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Introduction: Prostate cancer (PC) is one of the leading causes of death in men, and despite current treatment options patients can develop aggressive disease that spreads to other parts of the body. Little research has focused to date on the effect of centrosome biology in the pathogenesis of PC.

Methods: Two metastatic PC cell lines, DU145 and 22Rv1, as well as highly aggressive derivatives generated in Dr. Rodriguez-Bravo lab (docetaxel-resistant; (DR) variants) were compared through various experiments to determine differences in centrosome proteins expression and functionality. All cells (DU145 /DR and 22Rv1 /DR) underwent electroporations with siRNAs to knockout one of the centrosomal target genes (STIL) and were compared to siRNA controls (not targeting any human gene). Subsequently, western blots, RT-PCRs, colony formation assays, and immunofluorescence microscopy were used to analyze the differences between controls and STIL knockdowns and between different cell lines.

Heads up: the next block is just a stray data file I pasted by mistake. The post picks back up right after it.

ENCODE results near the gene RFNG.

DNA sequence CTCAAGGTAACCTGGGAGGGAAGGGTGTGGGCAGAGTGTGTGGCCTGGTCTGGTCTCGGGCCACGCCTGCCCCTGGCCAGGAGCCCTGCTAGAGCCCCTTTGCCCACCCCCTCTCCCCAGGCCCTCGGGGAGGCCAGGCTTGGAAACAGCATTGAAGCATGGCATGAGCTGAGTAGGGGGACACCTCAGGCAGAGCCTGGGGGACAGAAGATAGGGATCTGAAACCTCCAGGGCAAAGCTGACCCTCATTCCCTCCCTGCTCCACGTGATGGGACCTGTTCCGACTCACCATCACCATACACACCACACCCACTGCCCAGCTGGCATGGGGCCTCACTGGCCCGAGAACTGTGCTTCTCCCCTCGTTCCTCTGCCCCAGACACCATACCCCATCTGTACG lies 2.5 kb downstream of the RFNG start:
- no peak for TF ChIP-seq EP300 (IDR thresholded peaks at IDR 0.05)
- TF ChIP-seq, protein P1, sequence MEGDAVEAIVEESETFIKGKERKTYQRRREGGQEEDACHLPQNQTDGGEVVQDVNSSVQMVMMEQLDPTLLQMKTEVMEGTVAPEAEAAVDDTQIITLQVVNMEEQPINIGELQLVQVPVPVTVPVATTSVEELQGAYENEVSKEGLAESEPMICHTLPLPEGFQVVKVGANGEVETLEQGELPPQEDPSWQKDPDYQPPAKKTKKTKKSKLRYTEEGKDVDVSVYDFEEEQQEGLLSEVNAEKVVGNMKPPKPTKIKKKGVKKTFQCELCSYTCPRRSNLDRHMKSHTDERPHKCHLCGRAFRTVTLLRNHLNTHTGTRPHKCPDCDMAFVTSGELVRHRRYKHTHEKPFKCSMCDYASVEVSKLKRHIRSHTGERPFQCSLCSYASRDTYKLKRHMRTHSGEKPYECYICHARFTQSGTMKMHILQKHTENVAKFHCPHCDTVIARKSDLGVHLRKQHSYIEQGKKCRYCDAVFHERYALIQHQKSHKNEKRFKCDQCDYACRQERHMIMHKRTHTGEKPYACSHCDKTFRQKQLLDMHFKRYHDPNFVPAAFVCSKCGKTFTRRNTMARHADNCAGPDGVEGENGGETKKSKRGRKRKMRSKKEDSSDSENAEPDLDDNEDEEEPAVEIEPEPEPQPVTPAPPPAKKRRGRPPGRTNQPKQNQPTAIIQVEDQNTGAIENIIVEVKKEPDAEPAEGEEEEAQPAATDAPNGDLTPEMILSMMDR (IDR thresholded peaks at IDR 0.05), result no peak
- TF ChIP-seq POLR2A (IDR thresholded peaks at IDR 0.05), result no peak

Results: Analysis of the experiments performed suggest that there is a greater effect of the STIL knockdown than the siRNA control in decreasing cell proliferation in PC cells. There was also insufficient evidence to determine if there was a difference between the parental and DR cells.

Discussion: There was statistically significant evidence that knockout of STIL decreased cell proliferation of metastatic PC cells DU154 and 22Rv1. This suggests a potential role between centrosome regulating mechanisms and the aggressiveness of PC cells. Future research could aim to determine the extent of the effect of the knockdown and potentially be exploited in the future of treatments for late-stage PC.